The main political parties are committed today to Spain to reach the European average in research, innovation and development (R + D + i), a field in which our country has fallen back to levels of a decade ago, just as contrary to the main EU economies.
In a strange atmosphere of consensus, PP, PSOE, Ciudadanos, Podemos and representatives of the Catalan nationalist parties have expressed their commitment that Spain invest 2% of the Gross Domestic Product (GDP) in R & D, the average of the EU. The bet is not feasible within the term of a legislature if you look at the evolution of the country in this field. Since the advent of democracy, Spain has never even reached a level close to 2% – at its peak, 2010, it represented 1.4% of GDP, achieved only after a continuous decade of slow growth – and at present it has fallen to 1.2%.
"We must reach and even exceed that 2%, this is not a policy to make headlines, but a cross-cutting axis of any Government", has assured Alberto Casero, responsible for Environment of the PP and mayor of Trujillo (Cáceres), during a debate election on science organized by the Confederation of Scientific Societies of Spain (Cosce) held in Madrid. "In Spain we suffer a persistent lack of interest in making lasting scientific policies," said Nazario Martín, acting president of Cosce. "We need a drastic change of direction," he assured. Three days ago, 27 directors of leading research centers alerted an open letter published in THE COUNTRY that the public R & D & I system is on the verge of collapse due to the continuous lack of funding and a delay of months in granting funds to 6,600 research groups, one third of all those in Spain.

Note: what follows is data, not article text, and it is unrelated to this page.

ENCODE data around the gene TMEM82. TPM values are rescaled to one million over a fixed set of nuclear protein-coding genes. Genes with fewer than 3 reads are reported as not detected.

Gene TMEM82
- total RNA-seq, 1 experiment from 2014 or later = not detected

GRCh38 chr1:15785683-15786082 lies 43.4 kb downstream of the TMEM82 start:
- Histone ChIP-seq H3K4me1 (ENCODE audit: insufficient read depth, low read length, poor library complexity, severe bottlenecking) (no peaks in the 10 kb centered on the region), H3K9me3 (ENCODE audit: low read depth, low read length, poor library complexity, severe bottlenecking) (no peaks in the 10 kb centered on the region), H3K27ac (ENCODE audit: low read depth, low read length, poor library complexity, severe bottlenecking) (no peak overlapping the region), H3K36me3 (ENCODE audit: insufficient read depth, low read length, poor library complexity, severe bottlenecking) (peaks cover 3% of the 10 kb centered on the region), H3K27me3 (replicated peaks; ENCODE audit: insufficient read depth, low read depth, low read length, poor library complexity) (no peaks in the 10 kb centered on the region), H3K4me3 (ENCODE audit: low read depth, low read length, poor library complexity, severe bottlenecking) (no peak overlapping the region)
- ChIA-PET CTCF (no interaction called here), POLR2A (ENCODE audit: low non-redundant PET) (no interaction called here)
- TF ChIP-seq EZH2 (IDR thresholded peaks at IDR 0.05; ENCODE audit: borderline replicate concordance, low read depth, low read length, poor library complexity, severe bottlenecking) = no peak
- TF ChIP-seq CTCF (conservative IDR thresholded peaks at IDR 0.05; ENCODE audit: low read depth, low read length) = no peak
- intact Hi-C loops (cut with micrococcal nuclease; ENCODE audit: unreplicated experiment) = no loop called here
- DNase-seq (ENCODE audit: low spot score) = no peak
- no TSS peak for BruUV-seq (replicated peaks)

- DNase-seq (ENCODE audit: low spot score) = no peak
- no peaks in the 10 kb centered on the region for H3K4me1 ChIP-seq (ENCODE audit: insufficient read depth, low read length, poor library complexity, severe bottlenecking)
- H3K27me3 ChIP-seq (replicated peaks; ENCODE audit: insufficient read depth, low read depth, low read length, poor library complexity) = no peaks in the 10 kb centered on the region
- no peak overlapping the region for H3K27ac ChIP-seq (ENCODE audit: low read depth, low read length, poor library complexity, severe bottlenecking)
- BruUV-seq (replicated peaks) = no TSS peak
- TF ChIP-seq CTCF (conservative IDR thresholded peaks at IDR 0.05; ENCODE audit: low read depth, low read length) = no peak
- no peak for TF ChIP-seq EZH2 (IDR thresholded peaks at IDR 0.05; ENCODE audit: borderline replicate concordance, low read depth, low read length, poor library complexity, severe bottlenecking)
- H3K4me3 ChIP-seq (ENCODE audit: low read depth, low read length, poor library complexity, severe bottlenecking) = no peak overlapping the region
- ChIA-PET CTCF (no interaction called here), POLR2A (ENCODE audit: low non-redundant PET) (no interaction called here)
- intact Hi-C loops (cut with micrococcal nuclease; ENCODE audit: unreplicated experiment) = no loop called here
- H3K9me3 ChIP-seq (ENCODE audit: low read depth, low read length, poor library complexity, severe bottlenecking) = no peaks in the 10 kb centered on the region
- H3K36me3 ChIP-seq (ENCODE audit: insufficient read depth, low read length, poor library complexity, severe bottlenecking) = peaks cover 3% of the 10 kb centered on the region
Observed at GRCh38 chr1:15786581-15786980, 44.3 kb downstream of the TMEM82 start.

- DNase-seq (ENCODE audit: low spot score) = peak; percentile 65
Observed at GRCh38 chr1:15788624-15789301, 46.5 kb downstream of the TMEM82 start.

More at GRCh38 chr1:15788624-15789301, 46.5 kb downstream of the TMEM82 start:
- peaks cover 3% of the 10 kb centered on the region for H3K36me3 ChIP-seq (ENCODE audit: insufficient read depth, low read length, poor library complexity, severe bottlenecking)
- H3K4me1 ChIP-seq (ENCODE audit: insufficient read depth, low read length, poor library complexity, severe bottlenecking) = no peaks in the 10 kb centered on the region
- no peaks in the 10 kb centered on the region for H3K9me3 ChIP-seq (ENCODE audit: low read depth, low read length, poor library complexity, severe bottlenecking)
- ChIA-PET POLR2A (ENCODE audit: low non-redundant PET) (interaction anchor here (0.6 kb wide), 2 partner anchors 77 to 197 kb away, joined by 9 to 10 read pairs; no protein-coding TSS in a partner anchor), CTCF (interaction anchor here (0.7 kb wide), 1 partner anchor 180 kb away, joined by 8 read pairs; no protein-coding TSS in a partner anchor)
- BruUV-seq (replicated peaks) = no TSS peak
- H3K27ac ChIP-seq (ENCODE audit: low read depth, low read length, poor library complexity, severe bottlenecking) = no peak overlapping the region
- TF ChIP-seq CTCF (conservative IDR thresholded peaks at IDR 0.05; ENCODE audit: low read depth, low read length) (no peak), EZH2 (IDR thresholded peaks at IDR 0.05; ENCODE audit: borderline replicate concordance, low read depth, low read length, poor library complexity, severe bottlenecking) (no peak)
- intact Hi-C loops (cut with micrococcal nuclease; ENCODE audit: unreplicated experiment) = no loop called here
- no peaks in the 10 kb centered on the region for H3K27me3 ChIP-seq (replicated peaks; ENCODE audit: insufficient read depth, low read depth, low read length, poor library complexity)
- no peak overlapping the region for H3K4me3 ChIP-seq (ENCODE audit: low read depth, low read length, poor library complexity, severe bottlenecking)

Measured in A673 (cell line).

PP, PSOE, Ciudadanos, Podemos and the Catalan nationalists have expressed their commitment that Spain invest 2% of GDP in R & D + i
"Our commitment is to reach 2% before the end of the next legislature and reach 3% by 2030," said Gemma Heras-Juaristi, from Podemos. The strategy of this party is to double private investment using tax incentives, subsidies and other measures in addition to increasing public items. Both PSOE and Citizens agree to reach 2%, although they do not date it. Irene Rivera, deputy of Citizens, has promised that her party "will spend 100% of the money allocated to science", something that would mean a radical change compared to previous years, when it is left without spending up to 70% of the R & D budget. Rivera also assured that if he governs his party he will do something that neither the governments of the PP nor those of the PSOE have not been able to: publish the calls and resolutions of research programs "on fixed dates", just like the scientists they come demanding.
These parties also promised a State pact to solve other endemic problems of Spanish science, such as providing research with its own legal framework that facilitates its management and giving stability and strategy to the R & D & I system outside the political cycle . "If nobody pulls the car this initiative will not come out, so we commit ourselves to lead that state pact," said Juan José Moreno, PSOE. This is also one of the classic themes of the political debates on science for decades, although a lasting consensus among all the political formations has never been achieved.
"We need fewer bullfighters and more scientists in Congress," said Joan Olóriz, from ERC, who is also president of the Science, Innovation and University Commission of the lower house. "I tell the scientists to get into politics, I feel very lonely in Congress," said Rivera, a graduate in physical sciences and a senior officer in systems and information technology, who also said that his party will create the figure of scientific adviser to the Government, as demanded by Cosce.
More uncertain is the future of the Ministry of Science, Innovation and Universities, which astronaut Pedro Duque directs, and whose survival only seems certain if the PSOE wins the elections, as it is the only party that has committed to keep it beyond the 28th. April.
The great unknown of the debate has been Vox, who has not been invited, since only parties with parliamentary representation were taken into account, according to the organizers. Among the 100 measures of its electoral program, only one mentions these issues in a generic way: "Support for R & D & I and the international expansion of Spanish companies".